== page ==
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Small business owners, including real estate agents, have two methods available for deducting their auto use: The Standard Mileage Rate and the Actual Cost Method. For real estate agents, the business auto use is often their most substantial deduction – so deciding which method to use is an important, financially consequential decision. In our article, Real Estate Agents, Auto Deduction Options: Standard Mileage Rate, we introduce these methods and share the process for utilizing as well as the pros & cons of the standard mileage rate. We also cover the auto deduction in detail in our Real Estate Agent Tax-Cut Library. In this article, we will discuss the Actual Cost method – the how-to and pro & cons of using this method.
The Actual Cost Method: Utilizing actual cost to deduct auto use is exactly like it sounds – you track and deduct business-related expense incurred by your vehicle(s). As with the standard mileage rate, you must record the miles you drive each vehicle during the year. You are required to track business miles, commuting miles (those driven to and from a W2 job or regular place of business), and the total miles put on the vehicle during the year. You must also record and categorize all expenses incurred for the vehicle.
Actual Vehicle Costs: Below is a list of ordinary auto expenses that must be tracked and categorized:
Business Use Percentage: The deduction allowed for the expenses listed above is based on the percentage of miles you drive for business during the year. For example, if the auto was driven a total of 10,000 miles during a year, and 3,500 of those miles were for business, 35% of the expenses listed above are deductible as auto expenses. Note: When using tax software to prepare your return, be sure to enter total annual costs into the program. If you enter your mileage correctly, the software should calculate the appropriate deduction.
Fully Deductible Auto Expenses: There are a few auto expenses you can deduct in full, regardless of the business-percentage-use of a vehicle because they directly relate to business:
Fines and Penalties Not Deductible: Fines and penalties for a violation of the law are not deductible on a tax return. This includes parking, speeding tickets as well as fines for dead tags or inspection stickers.
Depreciation of Business Vehicle: Depreciation is the most confusing (and beneficial) aspects of deducting actual auto costs. Depreciation is highly complex and made even more complicated by two related deductions: Bonus Depreciation and the 179 Expense (discussed below).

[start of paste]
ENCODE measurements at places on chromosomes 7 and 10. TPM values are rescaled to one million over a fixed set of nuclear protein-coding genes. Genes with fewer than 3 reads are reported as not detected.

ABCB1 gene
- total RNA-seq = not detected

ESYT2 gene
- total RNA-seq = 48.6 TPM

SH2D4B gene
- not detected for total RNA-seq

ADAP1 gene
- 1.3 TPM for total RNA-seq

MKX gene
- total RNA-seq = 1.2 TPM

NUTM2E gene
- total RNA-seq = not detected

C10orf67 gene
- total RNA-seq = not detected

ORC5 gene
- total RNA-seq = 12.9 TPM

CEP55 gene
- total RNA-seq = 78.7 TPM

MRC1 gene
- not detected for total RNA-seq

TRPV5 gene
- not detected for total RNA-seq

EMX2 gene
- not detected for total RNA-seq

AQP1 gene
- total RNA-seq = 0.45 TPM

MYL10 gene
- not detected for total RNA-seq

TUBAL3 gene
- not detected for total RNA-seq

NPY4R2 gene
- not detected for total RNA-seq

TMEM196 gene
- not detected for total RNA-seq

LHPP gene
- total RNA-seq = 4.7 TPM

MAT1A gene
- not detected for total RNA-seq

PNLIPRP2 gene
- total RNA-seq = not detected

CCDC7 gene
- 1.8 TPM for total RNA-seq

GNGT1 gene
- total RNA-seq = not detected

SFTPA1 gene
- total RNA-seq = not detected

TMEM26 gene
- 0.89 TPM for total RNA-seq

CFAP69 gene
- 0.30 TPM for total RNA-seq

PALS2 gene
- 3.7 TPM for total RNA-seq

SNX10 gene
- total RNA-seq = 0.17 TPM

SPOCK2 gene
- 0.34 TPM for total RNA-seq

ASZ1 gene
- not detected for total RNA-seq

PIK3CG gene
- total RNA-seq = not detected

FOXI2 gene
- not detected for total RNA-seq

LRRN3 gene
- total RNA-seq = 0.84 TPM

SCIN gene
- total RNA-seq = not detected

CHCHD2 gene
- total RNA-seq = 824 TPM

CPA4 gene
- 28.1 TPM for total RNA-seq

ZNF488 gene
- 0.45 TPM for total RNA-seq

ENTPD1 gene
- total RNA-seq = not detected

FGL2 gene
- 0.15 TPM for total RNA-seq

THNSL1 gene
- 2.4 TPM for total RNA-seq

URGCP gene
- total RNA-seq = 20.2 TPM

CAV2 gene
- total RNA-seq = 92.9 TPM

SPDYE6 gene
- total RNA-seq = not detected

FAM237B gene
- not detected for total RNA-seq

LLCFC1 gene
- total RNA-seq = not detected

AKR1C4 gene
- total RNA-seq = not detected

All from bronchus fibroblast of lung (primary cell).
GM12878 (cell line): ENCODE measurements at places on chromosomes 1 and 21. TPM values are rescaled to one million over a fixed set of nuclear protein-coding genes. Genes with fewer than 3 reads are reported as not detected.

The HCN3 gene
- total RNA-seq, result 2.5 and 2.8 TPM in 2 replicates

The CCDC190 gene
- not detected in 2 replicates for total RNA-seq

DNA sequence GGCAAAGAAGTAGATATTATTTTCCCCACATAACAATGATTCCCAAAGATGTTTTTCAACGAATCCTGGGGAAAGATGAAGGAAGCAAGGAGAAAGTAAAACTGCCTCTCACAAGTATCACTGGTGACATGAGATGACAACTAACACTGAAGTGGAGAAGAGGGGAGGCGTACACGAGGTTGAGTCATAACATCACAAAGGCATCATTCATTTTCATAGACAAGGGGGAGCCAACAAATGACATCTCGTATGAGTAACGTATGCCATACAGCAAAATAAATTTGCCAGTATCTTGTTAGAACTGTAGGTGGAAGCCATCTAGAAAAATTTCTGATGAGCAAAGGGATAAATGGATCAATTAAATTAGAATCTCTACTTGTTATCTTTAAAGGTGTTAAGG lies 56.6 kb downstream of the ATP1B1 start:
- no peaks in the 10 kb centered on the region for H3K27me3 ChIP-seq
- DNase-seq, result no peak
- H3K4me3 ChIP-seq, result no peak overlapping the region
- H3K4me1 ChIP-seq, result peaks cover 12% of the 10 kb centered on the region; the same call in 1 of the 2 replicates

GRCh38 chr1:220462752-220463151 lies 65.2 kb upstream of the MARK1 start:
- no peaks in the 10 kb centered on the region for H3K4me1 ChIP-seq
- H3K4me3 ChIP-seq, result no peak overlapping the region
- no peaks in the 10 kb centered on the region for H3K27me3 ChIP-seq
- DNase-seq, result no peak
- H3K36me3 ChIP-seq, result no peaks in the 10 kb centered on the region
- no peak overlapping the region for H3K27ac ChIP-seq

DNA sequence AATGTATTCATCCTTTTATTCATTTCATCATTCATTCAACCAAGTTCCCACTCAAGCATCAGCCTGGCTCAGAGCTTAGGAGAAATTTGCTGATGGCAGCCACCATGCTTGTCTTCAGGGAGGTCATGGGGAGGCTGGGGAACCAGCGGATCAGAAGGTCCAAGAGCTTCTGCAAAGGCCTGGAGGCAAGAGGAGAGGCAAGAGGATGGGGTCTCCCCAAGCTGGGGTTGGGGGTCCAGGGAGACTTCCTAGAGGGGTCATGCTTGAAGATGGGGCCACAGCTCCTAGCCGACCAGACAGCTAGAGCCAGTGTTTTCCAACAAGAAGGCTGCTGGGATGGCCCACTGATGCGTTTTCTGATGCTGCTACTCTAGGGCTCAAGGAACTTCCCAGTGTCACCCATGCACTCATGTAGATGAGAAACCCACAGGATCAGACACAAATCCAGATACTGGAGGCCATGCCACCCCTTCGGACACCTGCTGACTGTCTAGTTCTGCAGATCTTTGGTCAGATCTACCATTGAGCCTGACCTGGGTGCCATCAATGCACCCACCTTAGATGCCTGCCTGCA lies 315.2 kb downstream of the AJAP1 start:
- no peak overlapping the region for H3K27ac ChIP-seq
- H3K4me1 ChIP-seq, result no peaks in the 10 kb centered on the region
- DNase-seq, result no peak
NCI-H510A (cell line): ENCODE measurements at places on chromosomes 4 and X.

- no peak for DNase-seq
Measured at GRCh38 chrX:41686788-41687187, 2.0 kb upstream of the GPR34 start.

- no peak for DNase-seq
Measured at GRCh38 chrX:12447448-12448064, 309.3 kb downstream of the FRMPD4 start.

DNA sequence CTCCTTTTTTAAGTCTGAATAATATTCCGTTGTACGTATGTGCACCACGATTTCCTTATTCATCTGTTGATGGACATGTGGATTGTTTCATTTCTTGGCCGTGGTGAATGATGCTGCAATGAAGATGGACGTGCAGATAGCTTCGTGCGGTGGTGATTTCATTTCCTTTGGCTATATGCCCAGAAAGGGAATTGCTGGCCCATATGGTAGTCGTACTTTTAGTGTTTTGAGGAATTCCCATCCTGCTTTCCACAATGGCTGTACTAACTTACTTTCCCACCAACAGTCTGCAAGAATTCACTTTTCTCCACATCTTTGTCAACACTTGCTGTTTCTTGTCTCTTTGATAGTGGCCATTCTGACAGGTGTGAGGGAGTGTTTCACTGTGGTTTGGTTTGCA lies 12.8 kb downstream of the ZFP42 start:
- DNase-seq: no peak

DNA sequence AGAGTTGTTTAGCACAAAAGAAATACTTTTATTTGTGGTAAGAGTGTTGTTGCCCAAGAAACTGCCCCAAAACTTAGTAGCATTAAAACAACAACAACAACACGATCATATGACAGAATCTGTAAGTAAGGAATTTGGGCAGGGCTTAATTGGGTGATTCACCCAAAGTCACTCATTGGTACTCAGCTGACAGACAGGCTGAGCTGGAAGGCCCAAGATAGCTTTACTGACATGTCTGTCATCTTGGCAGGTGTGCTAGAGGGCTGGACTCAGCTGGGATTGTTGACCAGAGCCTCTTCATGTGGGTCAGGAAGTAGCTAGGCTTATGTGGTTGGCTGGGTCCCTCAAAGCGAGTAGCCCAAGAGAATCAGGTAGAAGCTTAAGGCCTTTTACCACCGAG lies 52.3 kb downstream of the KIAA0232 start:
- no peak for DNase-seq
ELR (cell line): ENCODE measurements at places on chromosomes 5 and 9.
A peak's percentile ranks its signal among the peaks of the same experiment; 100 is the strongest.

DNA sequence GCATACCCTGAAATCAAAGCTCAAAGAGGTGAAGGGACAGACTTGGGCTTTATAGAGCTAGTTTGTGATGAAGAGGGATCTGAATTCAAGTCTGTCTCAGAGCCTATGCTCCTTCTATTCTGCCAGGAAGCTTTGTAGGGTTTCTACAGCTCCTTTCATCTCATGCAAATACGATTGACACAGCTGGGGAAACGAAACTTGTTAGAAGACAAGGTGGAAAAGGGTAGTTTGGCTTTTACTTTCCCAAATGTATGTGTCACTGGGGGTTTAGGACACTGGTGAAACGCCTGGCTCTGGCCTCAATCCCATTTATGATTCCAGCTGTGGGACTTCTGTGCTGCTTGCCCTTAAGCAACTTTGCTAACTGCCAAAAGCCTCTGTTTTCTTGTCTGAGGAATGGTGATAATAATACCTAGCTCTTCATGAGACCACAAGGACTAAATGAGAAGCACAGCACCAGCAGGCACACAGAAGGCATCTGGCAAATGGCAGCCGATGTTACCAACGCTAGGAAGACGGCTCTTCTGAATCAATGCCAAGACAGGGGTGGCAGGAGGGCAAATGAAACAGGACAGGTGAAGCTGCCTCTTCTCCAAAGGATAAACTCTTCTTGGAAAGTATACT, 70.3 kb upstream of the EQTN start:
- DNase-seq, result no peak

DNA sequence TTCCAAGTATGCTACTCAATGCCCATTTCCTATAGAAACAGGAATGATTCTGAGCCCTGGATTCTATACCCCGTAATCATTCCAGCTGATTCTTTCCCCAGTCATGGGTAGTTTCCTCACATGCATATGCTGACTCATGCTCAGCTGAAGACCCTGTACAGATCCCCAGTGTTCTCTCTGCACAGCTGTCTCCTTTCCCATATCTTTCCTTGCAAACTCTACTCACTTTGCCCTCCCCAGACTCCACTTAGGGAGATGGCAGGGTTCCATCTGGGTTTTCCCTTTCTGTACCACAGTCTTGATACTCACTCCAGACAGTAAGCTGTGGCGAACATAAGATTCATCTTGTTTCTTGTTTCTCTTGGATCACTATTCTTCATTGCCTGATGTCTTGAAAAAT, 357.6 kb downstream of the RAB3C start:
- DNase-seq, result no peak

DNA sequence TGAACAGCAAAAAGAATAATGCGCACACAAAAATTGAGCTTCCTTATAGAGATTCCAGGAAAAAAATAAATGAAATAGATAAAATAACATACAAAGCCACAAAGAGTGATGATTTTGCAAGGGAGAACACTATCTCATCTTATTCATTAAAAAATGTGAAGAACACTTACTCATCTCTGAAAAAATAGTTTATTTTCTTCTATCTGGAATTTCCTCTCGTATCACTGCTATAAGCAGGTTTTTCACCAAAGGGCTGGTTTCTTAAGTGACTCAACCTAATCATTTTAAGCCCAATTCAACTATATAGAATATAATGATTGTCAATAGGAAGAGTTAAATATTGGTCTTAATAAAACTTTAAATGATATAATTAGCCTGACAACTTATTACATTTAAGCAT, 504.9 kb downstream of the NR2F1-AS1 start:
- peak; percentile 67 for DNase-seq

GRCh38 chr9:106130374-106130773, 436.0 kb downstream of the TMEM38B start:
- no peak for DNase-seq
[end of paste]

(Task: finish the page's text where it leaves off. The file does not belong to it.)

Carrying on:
Pros & Cons of Deducting Actual Auto Expenses: Although most agents will find that the Standard Mileage Rate is a more straightforward deduction that yields similar or higher tax savings, there are certain circumstances in which the Actual Cost Method may generate a larger tax deduction (as discussed below).
Pros of Actual Cost Method: The primary benefit of utilizing the Actual Cost Method is straight forward – it can prove a larger deduction for agents who drive expensive vehicles or those that get poor gas mileage.
As mentioned above, the benefits of depreciation come at a cost. Auto depreciation is one of the most complicated areas of taxation. The law limits depreciation on most vehicle models as well as when and how Bonus Depreciation and the 179 Expense can be deducted. Making depreciation even more challenging to share in a book or article is Congress’s proclivity to change the rules that govern it. When this happens, as it regularly does, all previously written articles and books on the subject are made obsolete.
The complexity and rule-change misinformation make depreciation-based return-errors all too common. It is for this reason that I recommend that agents benefiting from actual auto costs hire a tax professional to prepare their returns. If, however, you’re a diehard do-it-yourselfer, this article covers the basics.
Cons of Deduction the Actual Cost Method: There are a few challenges faced by those who deduct the actual cost method. Below is a list of those challenges.
Takeaway: The actual auto cost method may benefit Real Estate Agents who use expensive vehicles or those with poor gas mileage (i.e., they are more costly to operate than the standard mileage rate allows). Agents who are incredibly organized and who possess the discipline required to track every auto expense will benefit most from the deduction. As mentioned in our article on the standard mileage rate, most agents – especially part-time agents - will find that the Actual Cost method is a lower deduction and not worth the time and effort.
Summary and Invite: We hope this article has helped you to understand the actual cost method of deducting business use of your vehicle. If you’d like to learn more about cutting your most significant expense, TAXES, check out our Real Estate Agent Tax Cut Library. The Real Estate Agent Tax Cut Library includes over eight hours of video broken into twenty-nine searchable volumes and covers every possible deduction a Real Estate Agent can take on their tax return. Our Broker Version will help your entire agency cut their taxes! We also invite you to browse our courses.
All courses and articles are for informational purposes only and do not constitute tax advice. Taxes are complicated - do not act on course information without consulting a professional. Always refer to treasury regulation before making any tax decision. Read the full disclaimer.
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